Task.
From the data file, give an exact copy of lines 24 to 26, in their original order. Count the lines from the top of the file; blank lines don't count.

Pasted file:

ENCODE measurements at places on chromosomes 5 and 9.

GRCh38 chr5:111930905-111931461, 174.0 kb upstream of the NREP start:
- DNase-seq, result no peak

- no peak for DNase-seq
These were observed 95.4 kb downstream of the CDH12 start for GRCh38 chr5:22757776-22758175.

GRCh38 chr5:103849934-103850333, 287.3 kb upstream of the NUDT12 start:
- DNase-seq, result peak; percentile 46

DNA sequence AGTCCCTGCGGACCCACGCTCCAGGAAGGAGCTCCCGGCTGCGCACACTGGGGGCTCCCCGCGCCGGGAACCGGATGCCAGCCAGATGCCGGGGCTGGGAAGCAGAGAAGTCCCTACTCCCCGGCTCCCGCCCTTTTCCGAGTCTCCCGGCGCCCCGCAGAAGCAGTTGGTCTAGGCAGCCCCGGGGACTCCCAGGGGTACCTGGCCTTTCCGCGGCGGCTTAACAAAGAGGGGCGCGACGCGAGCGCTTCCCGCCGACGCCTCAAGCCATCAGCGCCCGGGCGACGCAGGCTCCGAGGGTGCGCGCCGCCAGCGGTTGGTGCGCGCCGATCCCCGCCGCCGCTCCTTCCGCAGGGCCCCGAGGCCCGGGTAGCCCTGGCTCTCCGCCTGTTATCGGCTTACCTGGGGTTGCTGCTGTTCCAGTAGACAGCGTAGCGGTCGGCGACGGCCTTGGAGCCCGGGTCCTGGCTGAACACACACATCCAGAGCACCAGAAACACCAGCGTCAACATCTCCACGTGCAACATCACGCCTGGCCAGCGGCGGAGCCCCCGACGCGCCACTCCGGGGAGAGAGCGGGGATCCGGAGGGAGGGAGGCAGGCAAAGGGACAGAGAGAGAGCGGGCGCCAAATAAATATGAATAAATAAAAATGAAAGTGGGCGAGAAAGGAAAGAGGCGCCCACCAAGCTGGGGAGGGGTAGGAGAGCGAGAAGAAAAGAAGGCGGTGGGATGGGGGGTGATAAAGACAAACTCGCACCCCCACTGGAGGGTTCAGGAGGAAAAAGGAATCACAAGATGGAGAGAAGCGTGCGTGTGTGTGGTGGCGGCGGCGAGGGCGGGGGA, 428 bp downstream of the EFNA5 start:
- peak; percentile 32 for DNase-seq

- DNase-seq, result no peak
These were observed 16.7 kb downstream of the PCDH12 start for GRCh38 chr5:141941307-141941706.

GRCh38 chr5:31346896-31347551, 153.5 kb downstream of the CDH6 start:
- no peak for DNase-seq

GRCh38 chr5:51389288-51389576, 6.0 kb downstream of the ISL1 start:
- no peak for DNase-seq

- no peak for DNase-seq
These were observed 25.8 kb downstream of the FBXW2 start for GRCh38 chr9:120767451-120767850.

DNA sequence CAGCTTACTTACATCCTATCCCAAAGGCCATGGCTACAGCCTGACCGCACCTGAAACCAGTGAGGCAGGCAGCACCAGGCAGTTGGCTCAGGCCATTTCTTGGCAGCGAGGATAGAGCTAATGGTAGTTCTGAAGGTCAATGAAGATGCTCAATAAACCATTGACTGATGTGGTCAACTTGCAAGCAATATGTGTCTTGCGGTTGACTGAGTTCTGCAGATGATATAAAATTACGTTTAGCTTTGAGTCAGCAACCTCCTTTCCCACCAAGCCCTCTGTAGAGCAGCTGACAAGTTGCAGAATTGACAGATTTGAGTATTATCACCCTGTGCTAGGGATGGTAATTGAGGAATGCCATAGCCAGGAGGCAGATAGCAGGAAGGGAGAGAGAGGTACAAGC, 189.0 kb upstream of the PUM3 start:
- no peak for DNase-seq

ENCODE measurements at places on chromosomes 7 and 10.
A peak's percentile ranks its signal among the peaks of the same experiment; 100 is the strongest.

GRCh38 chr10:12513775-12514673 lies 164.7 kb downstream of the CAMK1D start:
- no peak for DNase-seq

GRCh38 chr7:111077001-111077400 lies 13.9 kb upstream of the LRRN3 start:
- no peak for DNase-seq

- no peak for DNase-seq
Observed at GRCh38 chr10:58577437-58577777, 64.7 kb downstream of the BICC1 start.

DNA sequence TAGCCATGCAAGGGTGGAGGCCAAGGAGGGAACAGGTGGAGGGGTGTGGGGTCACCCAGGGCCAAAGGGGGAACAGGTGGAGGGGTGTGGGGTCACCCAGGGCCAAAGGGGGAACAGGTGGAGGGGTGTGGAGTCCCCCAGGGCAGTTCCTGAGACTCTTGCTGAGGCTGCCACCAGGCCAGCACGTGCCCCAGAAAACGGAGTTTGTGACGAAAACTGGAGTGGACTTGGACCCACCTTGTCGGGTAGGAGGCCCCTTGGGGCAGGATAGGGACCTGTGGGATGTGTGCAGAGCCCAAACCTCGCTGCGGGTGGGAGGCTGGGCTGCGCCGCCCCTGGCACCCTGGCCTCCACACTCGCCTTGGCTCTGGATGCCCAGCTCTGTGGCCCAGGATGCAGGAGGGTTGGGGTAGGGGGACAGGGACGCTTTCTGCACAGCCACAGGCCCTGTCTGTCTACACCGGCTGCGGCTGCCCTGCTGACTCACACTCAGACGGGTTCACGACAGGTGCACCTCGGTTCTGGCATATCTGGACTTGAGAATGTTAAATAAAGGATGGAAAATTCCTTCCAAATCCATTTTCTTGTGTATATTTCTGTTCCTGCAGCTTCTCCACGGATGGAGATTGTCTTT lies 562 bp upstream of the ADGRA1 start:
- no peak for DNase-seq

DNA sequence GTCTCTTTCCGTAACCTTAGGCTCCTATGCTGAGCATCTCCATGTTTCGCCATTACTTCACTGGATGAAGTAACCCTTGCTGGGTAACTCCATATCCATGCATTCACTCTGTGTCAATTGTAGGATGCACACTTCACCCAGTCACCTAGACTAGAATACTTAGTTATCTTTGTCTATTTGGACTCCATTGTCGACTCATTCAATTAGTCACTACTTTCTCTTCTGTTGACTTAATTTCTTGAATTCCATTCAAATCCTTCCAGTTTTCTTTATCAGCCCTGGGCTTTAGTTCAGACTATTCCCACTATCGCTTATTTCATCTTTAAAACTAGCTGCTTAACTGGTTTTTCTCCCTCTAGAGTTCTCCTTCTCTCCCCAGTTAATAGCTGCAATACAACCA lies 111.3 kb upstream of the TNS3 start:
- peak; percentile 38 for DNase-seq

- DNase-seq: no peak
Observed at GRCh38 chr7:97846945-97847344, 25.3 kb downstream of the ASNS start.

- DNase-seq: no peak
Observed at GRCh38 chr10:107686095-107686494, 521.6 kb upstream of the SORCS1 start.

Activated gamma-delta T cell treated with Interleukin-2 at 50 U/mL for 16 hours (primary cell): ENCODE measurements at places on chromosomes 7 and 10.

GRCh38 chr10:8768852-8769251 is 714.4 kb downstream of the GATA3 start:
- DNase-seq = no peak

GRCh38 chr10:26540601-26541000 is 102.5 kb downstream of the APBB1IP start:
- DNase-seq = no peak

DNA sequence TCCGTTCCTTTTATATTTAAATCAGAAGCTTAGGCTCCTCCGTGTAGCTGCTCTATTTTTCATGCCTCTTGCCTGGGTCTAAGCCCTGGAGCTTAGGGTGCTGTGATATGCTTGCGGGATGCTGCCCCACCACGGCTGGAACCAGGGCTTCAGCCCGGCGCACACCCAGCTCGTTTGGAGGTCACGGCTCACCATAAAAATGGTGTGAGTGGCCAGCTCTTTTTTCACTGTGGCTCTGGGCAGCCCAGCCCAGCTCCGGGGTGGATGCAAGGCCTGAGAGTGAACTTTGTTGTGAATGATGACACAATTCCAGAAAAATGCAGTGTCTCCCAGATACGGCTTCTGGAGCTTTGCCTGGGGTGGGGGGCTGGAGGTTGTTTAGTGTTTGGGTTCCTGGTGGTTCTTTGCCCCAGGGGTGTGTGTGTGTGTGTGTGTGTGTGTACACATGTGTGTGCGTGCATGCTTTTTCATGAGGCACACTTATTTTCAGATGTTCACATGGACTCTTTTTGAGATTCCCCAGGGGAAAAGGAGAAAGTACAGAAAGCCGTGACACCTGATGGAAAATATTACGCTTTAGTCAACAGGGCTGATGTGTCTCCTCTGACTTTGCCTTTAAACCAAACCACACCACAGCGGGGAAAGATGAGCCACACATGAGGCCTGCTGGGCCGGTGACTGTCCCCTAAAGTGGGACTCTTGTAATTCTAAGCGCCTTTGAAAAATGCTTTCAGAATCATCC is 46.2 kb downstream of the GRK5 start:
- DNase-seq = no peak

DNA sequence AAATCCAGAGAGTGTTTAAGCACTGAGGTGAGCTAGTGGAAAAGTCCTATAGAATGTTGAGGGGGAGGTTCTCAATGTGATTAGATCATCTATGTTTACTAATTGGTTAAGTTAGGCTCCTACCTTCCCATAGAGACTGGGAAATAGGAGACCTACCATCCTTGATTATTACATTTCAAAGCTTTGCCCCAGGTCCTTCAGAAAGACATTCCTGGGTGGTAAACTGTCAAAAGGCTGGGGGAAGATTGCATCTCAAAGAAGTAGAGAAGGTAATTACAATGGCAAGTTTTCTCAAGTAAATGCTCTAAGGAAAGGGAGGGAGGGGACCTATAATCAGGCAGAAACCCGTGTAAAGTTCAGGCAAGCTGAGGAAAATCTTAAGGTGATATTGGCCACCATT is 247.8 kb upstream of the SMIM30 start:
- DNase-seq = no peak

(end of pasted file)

GRCh38 chr7:111077001-111077400 lies 13.9 kb upstream of the LRRN3 start:
- no peak for DNase-seq

- no peak for DNase-seq